09/12/2005 11:00PM

Therecomesatiger wants action


CHICAGO - Trainer Tom Proctor would have loved to put Therecomesatiger's unbeaten record on the line sometime in the last few weeks at Arlington Park, but there was no place to do it, not until the featured fifth race here Thursday. That is where Therecomesatiger swings back into action for the first time since July 24, when he won an entry-level turf allowance race by four lengths.

"I wanted to run him anywhere, dirt, turf, but didn't want to stretch him to a mile and an eighth," Proctor said. "He's been ready to go for a while now."

On Thursday, Therecomesatiger merely takes another step up the allowance ladder, starting in a second-level allowance at one mile on grass, and though he faces seven rivals, none are obviously talented enough to stop his climb.

, trained by Proctor for owner-breeder Charles Patton, debuted in a seven-furlong dirt race on July 2, winning by 1 3/4 lengths. It was a good effort, but not in the same class as the performance he put forth just more than three weeks later, stretching out to two turns and trying turf for the first time.

"I was kind of impressed by his last race," Proctor said. "He's got a lot of ability, and I actually think he can win a stake or two down the road."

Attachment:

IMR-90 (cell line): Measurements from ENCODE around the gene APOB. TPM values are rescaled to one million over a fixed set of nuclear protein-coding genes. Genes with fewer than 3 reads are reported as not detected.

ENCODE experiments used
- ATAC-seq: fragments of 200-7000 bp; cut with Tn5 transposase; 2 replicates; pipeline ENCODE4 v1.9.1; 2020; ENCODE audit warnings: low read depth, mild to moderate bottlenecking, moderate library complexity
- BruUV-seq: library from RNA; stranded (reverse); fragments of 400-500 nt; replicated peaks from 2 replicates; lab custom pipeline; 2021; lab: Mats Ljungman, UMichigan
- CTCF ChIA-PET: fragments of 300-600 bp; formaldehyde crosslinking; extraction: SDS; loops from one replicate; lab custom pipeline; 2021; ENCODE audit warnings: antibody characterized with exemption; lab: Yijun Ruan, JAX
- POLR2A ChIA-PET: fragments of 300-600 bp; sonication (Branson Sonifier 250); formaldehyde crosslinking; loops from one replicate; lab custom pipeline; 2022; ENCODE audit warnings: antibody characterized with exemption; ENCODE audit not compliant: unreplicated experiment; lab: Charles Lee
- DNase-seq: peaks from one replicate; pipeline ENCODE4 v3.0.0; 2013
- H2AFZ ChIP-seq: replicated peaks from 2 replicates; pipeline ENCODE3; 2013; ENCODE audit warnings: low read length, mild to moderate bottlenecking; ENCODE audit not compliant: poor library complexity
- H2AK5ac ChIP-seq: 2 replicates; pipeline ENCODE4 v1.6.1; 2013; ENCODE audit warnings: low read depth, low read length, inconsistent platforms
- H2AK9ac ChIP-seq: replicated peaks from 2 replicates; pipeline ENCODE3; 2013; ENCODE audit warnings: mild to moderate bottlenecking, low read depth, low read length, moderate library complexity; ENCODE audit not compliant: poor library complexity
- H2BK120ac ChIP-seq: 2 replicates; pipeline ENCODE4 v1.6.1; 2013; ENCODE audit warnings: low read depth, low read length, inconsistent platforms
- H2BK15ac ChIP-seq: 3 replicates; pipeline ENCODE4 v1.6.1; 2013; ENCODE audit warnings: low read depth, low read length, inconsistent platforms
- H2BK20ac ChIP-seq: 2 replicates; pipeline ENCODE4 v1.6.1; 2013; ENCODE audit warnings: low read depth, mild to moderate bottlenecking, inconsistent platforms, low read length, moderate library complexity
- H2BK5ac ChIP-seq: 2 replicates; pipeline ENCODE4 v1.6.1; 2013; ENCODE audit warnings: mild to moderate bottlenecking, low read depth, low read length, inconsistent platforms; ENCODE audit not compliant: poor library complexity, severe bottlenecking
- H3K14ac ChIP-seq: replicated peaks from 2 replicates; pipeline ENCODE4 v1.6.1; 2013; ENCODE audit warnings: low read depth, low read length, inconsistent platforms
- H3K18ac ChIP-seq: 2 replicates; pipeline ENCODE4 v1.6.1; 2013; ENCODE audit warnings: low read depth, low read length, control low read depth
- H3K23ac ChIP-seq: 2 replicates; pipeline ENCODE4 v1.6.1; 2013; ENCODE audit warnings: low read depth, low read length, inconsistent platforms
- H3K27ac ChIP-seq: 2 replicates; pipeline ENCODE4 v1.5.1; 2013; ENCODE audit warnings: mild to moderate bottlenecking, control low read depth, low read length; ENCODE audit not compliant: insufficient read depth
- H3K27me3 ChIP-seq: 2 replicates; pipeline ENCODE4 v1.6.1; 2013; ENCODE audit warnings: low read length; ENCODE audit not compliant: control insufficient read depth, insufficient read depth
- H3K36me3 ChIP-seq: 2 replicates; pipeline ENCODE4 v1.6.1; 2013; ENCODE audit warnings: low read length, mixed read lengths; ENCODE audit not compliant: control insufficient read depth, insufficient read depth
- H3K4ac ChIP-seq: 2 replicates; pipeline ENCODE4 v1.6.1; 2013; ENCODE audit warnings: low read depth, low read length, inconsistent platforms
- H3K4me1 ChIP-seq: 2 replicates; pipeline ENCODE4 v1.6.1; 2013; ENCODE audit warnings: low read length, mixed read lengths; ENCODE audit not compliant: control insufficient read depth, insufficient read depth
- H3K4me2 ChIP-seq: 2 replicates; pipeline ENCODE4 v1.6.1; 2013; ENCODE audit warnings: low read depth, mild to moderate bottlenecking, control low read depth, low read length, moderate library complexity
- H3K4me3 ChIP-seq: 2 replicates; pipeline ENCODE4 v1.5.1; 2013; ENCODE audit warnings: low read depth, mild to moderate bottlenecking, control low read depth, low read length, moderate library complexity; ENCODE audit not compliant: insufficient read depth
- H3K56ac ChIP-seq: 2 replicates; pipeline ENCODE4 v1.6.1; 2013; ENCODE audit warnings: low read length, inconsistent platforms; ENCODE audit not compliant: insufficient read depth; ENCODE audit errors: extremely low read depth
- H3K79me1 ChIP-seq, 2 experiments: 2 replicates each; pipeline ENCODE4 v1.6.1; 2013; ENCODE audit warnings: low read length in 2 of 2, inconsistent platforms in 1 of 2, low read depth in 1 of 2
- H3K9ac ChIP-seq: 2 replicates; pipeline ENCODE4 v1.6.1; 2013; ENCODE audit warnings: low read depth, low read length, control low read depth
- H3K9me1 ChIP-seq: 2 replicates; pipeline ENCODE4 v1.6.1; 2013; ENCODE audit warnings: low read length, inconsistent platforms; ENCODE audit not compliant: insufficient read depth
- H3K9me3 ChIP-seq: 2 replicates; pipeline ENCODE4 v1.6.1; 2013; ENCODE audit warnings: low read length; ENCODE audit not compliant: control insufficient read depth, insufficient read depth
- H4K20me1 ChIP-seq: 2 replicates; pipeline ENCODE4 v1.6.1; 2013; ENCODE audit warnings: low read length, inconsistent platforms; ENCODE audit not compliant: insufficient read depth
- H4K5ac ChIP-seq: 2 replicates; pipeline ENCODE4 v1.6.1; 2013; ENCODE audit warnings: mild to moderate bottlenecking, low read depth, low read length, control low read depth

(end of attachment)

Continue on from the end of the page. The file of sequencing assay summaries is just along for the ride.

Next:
Those are pretty strong words from Proctor, who generally prefers to keep idle speculation tucked deep in a pocket. But Therecomesatiger was so obviously impressive last time out. He took jockey Mark Guidry to the lead, but did so without becoming overly aggressive. An older, more experienced horse headed him around the turn and into the stretch, but Therecomesatiger flicked him aside and drew off to win as he pleased.

Since then, Therecomesatiger has turned in six published works, ranging from solid to sizzling. And while there is plenty of pace entered in Thursday's race, Proctor isn't concerned about his horse's trip.

"I train them and Mark rides them," Proctor said. "But I think Mark will find he can put him wherever he wants him."

If Therecomesatiger falters, and the guess is he will not, the race could fall to , who, after more than a year of trying, won an entry-level allowance race here Aug. 21.